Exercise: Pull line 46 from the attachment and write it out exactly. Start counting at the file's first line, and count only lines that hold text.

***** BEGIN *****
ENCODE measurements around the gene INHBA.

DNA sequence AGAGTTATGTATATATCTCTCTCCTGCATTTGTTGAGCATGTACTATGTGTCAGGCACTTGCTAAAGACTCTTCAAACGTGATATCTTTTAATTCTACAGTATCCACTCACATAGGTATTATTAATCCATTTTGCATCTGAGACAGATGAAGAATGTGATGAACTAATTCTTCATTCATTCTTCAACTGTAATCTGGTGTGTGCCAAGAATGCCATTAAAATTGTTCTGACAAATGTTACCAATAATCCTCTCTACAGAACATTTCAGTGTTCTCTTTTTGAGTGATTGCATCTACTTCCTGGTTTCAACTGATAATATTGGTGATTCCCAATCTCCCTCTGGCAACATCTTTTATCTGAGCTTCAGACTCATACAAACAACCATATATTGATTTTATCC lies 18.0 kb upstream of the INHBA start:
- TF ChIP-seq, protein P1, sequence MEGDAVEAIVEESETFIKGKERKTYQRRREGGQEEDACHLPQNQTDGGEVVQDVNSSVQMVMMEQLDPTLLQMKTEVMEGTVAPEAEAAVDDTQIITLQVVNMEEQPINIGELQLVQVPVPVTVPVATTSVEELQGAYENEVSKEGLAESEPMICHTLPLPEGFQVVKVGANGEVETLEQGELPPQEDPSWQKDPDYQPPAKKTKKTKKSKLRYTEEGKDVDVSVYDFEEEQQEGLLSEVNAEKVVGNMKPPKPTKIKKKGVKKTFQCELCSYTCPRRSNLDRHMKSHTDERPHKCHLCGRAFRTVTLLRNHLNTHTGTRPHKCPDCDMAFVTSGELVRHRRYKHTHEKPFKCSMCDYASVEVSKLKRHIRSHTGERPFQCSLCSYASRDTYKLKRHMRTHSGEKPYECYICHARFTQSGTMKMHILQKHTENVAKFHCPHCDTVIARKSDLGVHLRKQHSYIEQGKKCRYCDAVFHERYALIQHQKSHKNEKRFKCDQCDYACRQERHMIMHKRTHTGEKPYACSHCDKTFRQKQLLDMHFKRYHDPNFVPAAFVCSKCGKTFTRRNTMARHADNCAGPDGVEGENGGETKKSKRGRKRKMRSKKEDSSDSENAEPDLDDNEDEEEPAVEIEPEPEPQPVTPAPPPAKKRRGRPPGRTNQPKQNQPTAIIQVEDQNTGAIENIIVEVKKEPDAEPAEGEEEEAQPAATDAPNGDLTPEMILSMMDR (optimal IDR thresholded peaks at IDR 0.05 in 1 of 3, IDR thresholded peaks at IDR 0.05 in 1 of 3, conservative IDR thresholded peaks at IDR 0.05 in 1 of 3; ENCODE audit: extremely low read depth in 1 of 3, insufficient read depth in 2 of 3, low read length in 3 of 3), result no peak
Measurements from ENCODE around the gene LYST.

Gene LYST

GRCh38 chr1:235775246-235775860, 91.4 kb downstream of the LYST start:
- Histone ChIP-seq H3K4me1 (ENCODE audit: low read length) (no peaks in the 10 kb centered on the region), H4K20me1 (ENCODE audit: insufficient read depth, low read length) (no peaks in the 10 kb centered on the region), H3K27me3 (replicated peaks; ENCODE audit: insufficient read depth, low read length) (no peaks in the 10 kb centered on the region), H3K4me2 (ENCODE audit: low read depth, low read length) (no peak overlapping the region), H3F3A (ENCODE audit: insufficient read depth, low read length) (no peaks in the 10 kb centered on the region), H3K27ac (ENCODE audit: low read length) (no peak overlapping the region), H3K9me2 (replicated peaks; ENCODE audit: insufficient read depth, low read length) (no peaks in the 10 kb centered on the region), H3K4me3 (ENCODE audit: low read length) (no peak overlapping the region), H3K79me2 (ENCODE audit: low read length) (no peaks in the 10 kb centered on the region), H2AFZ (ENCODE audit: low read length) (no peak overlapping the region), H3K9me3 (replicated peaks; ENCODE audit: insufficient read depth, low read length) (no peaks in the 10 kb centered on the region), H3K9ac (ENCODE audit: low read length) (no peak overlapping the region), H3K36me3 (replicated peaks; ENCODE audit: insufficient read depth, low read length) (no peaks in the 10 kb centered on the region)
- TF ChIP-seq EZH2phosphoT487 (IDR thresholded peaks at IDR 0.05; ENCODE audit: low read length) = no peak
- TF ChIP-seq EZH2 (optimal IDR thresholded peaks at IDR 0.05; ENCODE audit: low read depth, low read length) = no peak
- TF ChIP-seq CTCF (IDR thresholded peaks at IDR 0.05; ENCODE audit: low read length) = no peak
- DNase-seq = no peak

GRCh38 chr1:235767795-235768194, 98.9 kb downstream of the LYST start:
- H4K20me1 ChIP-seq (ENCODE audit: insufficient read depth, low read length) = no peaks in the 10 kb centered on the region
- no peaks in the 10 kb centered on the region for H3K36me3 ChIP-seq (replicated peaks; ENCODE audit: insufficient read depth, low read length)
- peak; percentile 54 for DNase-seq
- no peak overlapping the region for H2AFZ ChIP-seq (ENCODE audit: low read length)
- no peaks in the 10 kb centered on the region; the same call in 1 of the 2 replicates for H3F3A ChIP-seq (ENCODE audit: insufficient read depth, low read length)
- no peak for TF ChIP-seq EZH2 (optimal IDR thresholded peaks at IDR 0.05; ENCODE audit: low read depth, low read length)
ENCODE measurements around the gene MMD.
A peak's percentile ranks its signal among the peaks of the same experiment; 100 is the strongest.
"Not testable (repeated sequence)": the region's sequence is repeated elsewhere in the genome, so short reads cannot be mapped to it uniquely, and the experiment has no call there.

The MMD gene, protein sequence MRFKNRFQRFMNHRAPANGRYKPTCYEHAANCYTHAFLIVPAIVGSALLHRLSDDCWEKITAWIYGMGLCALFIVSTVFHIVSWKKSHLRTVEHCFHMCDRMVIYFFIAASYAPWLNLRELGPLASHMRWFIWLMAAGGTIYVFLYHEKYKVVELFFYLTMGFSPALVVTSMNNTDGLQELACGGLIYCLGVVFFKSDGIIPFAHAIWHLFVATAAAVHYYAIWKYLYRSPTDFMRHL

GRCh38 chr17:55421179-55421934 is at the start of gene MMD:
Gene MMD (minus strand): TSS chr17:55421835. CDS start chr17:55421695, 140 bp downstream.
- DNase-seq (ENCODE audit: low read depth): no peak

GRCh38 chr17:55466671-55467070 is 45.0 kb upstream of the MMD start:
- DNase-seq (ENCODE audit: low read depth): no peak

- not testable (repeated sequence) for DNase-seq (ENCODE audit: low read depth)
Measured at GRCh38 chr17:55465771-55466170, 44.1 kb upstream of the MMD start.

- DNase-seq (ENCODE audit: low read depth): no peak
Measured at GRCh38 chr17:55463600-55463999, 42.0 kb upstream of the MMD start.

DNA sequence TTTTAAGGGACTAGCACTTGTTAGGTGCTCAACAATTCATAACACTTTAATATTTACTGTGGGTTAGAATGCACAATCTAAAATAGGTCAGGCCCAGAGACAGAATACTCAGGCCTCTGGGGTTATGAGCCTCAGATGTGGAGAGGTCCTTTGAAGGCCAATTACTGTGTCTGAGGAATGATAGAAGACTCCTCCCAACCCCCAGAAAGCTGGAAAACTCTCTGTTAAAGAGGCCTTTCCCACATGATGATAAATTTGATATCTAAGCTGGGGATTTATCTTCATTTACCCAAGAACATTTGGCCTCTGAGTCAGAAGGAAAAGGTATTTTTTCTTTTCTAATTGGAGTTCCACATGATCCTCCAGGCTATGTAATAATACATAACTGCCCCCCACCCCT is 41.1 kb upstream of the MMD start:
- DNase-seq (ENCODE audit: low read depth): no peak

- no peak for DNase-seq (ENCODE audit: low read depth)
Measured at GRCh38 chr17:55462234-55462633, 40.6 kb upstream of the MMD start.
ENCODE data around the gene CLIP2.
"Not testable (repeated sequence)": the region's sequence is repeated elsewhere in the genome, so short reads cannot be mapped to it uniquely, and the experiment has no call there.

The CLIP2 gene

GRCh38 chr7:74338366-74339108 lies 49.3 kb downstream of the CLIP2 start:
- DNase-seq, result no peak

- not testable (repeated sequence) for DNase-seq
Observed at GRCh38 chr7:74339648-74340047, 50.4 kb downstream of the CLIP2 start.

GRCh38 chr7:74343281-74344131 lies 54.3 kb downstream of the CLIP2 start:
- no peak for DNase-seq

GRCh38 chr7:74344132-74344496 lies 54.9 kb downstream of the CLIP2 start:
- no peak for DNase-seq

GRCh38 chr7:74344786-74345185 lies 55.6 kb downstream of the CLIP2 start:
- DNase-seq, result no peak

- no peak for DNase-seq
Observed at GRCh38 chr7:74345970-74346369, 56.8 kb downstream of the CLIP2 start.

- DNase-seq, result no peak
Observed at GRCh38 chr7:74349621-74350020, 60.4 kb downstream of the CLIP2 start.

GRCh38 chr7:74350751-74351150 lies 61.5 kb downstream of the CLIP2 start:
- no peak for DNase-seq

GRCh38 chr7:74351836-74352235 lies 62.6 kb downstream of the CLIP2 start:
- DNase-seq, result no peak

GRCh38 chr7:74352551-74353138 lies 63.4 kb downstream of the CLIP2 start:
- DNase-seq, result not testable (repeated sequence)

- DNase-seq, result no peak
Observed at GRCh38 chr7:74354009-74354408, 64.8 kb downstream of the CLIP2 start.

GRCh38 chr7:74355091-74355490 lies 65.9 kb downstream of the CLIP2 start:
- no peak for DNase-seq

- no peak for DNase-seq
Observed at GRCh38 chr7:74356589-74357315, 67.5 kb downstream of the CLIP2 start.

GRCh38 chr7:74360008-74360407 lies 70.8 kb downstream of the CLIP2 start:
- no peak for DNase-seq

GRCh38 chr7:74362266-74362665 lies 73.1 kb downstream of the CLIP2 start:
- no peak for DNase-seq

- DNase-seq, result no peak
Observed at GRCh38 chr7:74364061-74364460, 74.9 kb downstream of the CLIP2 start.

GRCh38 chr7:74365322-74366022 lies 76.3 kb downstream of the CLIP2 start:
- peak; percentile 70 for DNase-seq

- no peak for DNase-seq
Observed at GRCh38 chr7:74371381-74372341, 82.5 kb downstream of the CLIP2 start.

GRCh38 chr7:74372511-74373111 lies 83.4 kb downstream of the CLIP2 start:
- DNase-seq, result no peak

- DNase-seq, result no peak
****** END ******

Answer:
- no peak for DNase-seq